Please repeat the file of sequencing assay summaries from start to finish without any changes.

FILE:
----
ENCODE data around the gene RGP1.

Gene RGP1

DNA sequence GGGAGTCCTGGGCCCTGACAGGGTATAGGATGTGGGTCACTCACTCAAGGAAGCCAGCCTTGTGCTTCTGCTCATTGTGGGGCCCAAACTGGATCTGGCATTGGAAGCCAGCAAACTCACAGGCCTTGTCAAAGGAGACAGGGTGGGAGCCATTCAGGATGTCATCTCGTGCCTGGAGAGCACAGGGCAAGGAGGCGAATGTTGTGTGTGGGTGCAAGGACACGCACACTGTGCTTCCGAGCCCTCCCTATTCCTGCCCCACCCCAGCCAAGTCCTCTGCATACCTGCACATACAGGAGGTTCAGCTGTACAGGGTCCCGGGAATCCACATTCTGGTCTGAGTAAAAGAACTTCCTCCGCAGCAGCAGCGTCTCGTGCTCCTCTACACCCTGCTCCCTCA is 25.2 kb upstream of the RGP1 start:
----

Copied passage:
ENCODE data around the gene RGP1.

Gene RGP1

DNA sequence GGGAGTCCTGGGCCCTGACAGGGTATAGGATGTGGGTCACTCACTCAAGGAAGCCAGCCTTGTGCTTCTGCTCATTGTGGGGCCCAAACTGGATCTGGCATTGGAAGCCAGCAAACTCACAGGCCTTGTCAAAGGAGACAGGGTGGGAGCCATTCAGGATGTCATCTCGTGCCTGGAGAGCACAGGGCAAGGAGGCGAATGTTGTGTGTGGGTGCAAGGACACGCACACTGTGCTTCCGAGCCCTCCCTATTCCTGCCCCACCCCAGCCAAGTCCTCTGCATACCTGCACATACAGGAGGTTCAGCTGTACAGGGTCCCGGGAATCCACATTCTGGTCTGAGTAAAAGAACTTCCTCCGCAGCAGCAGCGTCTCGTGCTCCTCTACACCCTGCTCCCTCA is 25.2 kb upstream of the RGP1 start: